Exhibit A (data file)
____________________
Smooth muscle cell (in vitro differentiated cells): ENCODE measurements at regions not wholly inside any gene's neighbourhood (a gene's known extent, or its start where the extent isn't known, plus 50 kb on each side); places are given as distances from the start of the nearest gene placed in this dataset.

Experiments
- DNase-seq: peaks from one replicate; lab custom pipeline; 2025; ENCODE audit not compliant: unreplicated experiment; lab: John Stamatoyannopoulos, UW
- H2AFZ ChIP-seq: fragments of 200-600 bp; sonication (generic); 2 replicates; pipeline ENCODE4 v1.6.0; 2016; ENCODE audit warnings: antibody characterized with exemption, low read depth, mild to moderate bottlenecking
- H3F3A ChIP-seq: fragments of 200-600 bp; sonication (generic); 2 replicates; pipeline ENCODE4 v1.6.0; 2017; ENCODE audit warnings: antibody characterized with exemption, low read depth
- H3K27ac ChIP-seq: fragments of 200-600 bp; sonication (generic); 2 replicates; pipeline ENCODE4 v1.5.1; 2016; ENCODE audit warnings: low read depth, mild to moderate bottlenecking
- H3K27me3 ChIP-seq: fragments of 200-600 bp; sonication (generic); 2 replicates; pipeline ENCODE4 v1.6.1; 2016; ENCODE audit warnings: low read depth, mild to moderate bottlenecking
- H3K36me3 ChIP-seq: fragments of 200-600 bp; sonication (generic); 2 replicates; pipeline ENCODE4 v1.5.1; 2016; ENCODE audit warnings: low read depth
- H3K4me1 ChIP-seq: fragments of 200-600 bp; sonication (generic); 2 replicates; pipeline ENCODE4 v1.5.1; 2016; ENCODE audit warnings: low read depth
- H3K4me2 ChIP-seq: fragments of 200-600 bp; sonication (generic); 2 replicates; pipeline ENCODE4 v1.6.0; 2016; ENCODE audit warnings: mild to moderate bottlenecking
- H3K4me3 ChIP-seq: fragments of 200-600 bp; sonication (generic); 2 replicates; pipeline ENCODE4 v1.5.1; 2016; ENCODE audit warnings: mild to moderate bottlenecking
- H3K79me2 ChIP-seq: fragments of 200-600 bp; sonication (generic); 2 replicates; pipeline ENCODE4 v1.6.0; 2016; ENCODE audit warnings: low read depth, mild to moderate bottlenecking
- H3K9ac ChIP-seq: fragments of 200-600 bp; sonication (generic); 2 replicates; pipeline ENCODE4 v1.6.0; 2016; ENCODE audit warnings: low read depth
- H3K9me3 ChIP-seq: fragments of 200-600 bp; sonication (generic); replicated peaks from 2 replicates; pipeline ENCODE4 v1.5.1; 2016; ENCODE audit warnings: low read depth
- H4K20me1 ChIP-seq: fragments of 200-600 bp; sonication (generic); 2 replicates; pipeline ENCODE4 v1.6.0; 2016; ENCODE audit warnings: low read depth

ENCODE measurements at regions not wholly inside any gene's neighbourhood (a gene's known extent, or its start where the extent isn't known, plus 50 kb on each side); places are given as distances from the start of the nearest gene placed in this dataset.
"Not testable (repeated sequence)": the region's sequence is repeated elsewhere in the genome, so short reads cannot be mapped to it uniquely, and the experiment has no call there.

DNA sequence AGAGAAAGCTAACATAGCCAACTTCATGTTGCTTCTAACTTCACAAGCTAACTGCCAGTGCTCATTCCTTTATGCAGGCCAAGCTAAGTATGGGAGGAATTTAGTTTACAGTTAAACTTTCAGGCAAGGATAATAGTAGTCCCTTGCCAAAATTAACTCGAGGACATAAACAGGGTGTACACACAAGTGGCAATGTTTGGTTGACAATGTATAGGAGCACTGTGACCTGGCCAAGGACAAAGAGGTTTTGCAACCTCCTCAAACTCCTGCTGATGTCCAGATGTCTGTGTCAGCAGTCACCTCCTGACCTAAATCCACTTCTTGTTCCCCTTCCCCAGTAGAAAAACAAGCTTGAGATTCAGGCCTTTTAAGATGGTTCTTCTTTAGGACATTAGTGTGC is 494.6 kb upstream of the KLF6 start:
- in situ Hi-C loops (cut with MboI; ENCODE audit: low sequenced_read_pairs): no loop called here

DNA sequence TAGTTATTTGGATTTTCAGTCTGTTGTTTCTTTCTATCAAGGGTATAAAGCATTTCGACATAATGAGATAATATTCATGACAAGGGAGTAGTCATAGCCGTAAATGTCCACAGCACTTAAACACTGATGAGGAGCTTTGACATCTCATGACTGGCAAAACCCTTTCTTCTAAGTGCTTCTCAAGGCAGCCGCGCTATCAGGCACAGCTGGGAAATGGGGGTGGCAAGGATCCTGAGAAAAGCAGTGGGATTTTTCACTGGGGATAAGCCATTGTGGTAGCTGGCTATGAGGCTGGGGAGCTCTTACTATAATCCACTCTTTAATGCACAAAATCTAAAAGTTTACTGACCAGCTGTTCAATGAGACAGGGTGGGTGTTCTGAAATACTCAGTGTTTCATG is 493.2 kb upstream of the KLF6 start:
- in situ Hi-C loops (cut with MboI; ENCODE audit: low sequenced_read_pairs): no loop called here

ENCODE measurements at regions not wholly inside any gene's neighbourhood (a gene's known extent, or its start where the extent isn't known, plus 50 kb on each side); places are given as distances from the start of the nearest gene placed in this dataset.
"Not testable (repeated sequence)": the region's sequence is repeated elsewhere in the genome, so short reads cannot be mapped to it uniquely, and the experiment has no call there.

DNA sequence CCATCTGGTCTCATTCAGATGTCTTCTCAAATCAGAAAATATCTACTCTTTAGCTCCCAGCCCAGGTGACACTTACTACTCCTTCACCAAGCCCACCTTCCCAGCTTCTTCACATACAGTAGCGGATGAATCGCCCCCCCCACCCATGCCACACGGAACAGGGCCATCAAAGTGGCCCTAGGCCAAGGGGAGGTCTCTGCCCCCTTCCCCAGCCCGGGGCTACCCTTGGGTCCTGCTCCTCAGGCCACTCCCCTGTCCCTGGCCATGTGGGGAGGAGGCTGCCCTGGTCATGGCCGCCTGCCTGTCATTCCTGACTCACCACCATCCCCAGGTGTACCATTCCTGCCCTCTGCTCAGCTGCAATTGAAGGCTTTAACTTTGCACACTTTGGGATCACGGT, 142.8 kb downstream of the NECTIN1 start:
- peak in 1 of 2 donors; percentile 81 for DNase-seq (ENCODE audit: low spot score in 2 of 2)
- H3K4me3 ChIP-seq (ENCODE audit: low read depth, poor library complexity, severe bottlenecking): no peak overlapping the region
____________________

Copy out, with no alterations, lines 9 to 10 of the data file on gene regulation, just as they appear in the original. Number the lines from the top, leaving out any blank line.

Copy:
- H3K4me1 ChIP-seq: fragments of 200-600 bp; sonication (generic); 2 replicates; pipeline ENCODE4 v1.5.1; 2016; ENCODE audit warnings: low read depth
- H3K4me2 ChIP-seq: fragments of 200-600 bp; sonication (generic); 2 replicates; pipeline ENCODE4 v1.6.0; 2016; ENCODE audit warnings: mild to moderate bottlenecking